The recent economic condition in the U.S. is becoming distressing and is likely to be continued in the future.
31
October
2011

The recent economic condition in the U.S. is becoming distressing and is likely to be continued in the future. Standing on this economic surface, Mark Dow, a Wall Street money manger for Pharo Capital Management has analyzed that the root cause of these financial woes is not any regulation or Obama’s administration policy; rather it is overwhelming household debt.

In a web cast interview this week with the Daily Ticker, Dow said consumers took on too much debt, creating an overhang that only time can cure. The latest statistics from the Federal Reserve indicate that the total amount of consumer debt in the United States stands at nearly $2.4 trillion. Based on the 2010 census statistics, this figure works out to be nearly $7,800 in debt for every man, woman and child lives in the U.S. However, Dow has commented that economic condition in the U.S. will only improve if people can have some control over their spending level.

Many researchers at the University of Iowa have also concluded that the reason behind this depressing economy in the U.S. is overwhelming consumer debt. They have also concluded that the outstanding household debt happened over more than three decades of easy money.

In the 1970s, it was hard to run up debt, and a very few families ever got to the point of bankruptcy. But these days, according to the U.S. Department of Justice, bankruptcy filings have grown from about 110,000 in 1960 to over 1.6 million in 2003. Filings dipped to 480,000 in 2007, then again jumped up to nearly 1.1 million in 2010. In this context one can raise a question what is the difference between now and then. One difference that researchers pointed out is that there were tighter credit standards for all types of credit.

In 1970, Sociology Professor Kevin Leicht from the University of Iowa analyzed data from a 2007 survey of 2,400 bankrupt Americans. He applied credit limits of the 1970s that a person cannot have a mortgage loan more than 30 percent of his income. His car payment also should not be more than 10 percent of income. Moreover, he should have single credit card with maximum limit of $1,000.

Leicht suggests that there would not have been a large number of households filed for bankruptcy in 2007 if the credit regulations of the 1970s would be in place.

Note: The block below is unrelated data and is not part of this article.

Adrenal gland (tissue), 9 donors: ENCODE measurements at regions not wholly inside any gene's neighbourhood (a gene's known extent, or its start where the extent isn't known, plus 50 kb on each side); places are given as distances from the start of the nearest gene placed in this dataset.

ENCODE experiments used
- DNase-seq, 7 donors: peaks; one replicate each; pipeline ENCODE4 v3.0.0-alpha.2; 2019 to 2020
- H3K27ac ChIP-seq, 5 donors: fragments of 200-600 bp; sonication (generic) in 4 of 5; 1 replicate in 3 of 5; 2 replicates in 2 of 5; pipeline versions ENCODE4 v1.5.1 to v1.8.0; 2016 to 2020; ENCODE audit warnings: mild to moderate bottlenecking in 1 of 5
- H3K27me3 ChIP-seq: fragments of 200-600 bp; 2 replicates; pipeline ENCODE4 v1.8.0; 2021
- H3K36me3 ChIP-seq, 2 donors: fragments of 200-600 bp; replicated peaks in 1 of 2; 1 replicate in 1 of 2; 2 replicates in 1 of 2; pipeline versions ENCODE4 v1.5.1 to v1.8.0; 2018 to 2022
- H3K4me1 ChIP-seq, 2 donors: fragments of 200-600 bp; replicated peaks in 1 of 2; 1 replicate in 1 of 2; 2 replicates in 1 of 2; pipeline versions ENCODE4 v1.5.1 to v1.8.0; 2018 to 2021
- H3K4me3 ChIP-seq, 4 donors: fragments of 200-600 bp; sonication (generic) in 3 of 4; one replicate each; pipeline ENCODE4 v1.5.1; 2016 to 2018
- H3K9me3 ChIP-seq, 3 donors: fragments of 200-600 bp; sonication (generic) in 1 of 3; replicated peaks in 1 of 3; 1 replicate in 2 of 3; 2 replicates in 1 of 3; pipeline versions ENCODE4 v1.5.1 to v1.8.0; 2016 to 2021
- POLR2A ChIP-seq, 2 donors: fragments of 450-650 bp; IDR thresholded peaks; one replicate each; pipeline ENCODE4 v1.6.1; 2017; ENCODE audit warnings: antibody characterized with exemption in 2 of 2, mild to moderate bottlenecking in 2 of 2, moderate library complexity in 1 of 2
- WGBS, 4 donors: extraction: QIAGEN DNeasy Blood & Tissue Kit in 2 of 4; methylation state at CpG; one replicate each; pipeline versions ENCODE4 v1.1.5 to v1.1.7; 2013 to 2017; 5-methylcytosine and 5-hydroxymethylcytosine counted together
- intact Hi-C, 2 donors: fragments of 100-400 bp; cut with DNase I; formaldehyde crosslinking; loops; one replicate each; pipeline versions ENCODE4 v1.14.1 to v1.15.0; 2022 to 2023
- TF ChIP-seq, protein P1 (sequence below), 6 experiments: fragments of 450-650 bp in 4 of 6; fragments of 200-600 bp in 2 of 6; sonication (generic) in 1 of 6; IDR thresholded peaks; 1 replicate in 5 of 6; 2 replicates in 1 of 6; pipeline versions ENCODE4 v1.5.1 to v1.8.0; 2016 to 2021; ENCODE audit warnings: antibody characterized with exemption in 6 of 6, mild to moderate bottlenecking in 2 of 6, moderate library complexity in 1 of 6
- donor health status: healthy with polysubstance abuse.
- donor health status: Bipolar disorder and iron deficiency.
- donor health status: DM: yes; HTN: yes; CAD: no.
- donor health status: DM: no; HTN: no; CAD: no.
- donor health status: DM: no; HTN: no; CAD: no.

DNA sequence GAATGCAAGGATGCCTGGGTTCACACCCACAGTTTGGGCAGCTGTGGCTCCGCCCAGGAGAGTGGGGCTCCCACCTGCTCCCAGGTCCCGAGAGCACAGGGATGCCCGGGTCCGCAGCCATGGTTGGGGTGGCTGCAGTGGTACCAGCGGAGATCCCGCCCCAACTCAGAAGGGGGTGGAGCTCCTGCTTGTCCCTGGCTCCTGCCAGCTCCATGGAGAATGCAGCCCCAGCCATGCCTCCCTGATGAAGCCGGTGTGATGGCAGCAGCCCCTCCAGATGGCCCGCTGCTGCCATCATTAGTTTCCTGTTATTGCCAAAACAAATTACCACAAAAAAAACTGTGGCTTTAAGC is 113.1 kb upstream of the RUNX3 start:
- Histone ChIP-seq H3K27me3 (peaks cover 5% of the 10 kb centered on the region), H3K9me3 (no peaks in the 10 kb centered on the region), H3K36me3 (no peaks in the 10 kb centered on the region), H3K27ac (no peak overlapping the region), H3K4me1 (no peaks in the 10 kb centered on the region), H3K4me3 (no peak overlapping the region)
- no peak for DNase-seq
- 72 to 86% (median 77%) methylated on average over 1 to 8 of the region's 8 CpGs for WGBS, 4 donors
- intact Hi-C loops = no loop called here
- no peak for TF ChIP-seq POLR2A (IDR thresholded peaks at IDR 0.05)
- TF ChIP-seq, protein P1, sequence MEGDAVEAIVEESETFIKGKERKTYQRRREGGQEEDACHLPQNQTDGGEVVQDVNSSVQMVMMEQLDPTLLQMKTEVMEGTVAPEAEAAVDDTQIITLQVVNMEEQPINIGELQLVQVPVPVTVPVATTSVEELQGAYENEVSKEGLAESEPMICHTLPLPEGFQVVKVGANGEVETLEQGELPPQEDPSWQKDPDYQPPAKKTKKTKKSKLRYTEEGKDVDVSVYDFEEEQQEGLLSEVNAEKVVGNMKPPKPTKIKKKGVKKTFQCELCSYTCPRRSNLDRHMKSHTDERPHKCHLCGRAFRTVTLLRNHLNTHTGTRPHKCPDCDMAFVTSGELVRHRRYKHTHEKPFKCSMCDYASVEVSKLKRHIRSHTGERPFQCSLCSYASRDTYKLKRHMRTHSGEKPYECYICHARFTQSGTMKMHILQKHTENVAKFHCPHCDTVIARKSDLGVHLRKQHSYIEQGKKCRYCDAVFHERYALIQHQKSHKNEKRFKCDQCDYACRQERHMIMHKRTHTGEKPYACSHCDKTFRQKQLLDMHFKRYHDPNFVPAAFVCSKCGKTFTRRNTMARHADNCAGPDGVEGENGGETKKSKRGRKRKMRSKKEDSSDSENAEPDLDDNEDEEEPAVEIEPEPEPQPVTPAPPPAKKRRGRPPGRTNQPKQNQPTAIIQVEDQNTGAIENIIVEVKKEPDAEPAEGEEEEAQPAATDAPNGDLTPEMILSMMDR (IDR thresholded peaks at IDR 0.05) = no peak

Leicht further says, if the tighter regulations of the 1970s would still be continued then the average person in bankruptcy in 2007 would have spent $667 less per month on debt payment.

There are innumerable families in bankruptcy today who are struggling hard to pay hundreds of dollars each month on debt which the prior generation could have ever borrowed. These families are now under the pressure of exiting debt that would have been unthinkable and unimaginable under the regulations of 1970s.

However, now the question arises why families are running up so much debt and why are they allowed to do so. The reason is standard of living is incessantly running high and people are being unable to meet up their expenses and to manage their finances. Without credit they are unable to keep pace with the living standard and with the growing economy.

To cope up the circumstances, people have put more hours to earn money, but have reduced their savings. A married couple’s average number of paid hours of work rose from 53 per week to 63 per week. The number of houses where both spouses work rose from 36 percent to 60 percent. And an average credit card debt per household rose from $3,000 to $7,300. To maintain the image of middle class people expands the credit, which is only being possible because of the deregulation of credit.

However, Leicht concludes by saying that unless people can earn some extra cash and stop making impulsive spending they cannot come of the debt morass, and also economy cannot boost up.

Waterfall approach to debt free ™

Legal debt relief methodology that works based on your financial conditions. Learn more »

Recent Posts


ARCHIVES

BBB-A--Rating